John Bolton, President Trump's national security advisor, threatened Europe with economic sanctions over the Iran deal, reinforcing a growing fear of a new world of no permanent alliances.
Quick take: Bolton's threat, made on CNN, further undermines the seven-decade alliance between the U.S. and Europe, a central factor in a sharp rise in global living standards and peace among the major powers.
Why it matters: If Europe decides it cannot rely on the U.S. and American rivals understand the same thing, Trump could risk jeopardizing an international system that had — until now — been led by the U.S.
- The centrality of the Atlantic Alliance cannot be overstated. Look at the rest of the world, and you grasp how unusual it is. Since the Soviet collapse, Russia has formed no similarly fixed alliances, but instead has transactional relationships with countries like Iran, Syria and Hungary. Similarly, China's closest relationships may be with North Korea and Pakistan.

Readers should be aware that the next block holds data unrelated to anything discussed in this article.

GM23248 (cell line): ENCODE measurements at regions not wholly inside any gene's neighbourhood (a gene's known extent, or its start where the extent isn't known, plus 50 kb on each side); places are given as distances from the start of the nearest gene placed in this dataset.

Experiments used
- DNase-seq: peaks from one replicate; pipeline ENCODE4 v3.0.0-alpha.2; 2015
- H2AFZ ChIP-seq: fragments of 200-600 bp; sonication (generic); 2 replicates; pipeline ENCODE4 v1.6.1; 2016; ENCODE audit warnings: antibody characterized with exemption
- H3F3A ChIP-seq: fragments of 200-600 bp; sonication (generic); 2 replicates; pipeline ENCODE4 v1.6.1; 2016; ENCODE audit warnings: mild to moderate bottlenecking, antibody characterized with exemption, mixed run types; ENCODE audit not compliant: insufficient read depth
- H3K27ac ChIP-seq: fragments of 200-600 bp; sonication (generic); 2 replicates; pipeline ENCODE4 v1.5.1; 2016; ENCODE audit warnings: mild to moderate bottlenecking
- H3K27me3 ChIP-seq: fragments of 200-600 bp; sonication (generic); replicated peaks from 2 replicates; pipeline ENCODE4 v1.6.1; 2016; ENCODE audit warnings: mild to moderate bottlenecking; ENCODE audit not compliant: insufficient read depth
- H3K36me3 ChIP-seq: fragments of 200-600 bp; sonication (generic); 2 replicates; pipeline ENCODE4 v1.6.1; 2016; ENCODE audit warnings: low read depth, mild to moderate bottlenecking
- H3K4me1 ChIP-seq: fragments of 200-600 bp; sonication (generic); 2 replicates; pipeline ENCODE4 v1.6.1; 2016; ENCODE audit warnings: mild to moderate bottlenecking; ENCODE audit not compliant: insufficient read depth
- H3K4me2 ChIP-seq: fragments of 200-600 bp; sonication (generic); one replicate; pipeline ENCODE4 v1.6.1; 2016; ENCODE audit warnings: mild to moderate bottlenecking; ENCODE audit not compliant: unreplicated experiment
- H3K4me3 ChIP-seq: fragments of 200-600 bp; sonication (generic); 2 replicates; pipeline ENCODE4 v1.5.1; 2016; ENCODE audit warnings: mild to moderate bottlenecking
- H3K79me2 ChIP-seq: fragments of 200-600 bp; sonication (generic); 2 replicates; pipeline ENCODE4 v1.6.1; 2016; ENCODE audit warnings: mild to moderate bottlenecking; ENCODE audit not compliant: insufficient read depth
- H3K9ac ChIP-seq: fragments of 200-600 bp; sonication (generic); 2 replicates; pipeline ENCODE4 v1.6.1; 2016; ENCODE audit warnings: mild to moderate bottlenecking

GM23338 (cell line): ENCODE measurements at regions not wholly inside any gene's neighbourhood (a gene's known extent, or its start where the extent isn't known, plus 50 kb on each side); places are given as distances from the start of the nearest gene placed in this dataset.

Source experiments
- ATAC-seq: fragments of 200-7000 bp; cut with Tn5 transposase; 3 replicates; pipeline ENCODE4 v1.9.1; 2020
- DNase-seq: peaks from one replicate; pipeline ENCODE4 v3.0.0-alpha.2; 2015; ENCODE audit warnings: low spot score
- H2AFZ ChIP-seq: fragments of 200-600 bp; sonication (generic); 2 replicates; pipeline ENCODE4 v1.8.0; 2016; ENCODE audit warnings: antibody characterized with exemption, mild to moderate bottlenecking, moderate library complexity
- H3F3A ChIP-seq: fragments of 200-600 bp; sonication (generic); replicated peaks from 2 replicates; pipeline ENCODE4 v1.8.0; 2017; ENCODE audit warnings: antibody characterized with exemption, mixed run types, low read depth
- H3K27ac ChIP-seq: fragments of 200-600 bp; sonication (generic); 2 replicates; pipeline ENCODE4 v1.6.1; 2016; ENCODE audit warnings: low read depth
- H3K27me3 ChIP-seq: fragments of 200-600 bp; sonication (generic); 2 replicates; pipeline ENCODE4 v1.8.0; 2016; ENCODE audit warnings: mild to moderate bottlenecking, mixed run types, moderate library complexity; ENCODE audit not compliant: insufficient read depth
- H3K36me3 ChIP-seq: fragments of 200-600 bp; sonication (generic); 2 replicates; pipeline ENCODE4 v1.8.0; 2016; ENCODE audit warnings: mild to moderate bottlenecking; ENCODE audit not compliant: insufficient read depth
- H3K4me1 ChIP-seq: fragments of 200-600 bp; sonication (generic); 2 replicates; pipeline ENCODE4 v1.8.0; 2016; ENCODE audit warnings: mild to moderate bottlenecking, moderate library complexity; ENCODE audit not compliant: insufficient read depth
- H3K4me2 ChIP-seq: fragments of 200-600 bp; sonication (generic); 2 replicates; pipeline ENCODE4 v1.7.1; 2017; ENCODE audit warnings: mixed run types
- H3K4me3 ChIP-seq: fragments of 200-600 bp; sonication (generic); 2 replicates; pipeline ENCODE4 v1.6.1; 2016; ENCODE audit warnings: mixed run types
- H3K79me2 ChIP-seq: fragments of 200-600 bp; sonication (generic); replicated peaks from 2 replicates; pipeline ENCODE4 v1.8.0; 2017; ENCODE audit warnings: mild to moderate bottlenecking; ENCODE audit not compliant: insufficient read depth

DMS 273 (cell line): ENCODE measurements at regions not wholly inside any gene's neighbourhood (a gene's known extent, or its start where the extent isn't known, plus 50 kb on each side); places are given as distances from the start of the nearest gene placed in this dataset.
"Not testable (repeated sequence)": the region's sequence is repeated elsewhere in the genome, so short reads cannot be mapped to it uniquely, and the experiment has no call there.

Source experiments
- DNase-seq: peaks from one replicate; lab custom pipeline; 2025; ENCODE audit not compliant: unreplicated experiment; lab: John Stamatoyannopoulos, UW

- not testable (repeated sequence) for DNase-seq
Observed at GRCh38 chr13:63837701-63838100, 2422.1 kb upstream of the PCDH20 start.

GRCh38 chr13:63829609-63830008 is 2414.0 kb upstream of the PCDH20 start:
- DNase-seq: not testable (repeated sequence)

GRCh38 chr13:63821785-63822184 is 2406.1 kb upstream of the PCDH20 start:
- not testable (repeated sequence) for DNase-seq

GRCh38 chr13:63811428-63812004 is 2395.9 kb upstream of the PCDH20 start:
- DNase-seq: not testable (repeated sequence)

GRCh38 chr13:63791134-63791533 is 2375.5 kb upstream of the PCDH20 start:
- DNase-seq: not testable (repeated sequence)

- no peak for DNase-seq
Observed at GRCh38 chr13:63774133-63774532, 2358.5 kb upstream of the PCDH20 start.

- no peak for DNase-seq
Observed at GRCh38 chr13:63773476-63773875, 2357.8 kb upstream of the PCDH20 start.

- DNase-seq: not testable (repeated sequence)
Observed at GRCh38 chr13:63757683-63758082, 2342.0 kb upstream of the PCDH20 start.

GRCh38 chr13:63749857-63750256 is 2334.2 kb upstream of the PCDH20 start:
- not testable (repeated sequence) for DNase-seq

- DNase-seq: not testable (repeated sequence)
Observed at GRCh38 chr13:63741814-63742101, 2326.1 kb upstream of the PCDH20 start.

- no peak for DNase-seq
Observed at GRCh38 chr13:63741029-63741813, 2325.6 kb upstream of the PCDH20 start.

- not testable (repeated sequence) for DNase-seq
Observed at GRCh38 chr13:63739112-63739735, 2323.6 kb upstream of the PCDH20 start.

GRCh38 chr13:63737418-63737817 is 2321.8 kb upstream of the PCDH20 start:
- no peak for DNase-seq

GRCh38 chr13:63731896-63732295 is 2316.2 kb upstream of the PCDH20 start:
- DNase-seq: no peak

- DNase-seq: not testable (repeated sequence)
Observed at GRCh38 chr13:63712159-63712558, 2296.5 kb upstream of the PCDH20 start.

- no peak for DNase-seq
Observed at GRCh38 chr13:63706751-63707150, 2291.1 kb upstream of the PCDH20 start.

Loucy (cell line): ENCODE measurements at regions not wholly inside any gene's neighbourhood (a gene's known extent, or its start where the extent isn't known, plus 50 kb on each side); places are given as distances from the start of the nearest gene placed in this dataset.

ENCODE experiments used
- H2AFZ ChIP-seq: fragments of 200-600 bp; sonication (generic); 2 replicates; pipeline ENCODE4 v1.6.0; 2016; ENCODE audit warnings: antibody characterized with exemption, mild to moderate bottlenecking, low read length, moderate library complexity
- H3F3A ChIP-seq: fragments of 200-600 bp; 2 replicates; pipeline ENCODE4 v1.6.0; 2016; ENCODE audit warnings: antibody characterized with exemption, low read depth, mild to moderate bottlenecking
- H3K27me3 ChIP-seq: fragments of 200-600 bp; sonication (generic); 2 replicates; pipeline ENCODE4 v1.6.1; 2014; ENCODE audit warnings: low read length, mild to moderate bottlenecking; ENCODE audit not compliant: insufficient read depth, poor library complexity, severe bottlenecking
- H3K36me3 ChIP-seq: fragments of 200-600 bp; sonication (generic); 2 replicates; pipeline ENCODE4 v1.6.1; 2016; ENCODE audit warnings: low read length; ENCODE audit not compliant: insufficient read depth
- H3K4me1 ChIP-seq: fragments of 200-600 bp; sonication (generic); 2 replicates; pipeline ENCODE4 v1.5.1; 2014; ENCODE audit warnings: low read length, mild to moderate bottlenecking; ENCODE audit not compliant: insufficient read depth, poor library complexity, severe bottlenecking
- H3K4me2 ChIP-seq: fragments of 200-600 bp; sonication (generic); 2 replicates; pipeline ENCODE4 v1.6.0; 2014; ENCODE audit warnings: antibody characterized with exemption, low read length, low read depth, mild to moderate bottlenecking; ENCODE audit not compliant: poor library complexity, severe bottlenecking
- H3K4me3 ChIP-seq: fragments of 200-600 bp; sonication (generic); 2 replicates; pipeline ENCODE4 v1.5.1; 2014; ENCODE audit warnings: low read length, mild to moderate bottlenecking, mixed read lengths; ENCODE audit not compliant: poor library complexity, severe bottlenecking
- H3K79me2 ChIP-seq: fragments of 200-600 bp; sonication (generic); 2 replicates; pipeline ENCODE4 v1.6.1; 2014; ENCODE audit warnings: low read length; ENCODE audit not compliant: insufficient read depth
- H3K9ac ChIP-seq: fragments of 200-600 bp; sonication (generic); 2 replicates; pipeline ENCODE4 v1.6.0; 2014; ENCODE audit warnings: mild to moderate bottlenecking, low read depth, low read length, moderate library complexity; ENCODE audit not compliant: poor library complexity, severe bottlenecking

- Yet history, writes the FT's Edward Luce, may recall this as the time "the U.S. abandoned its belief in allies."
I asked several foreign policy hands whether we are watching the end of alliances as we've known them, at least for now. Here are their replies:
- Ian Bremmer, president of the Eurasia Group
- Mathew Burrows, director at the Atlantic Council and former counselor, U.S. National Intelligence Council:
- Cliff Kupchan, chairman of the Eurasia Group: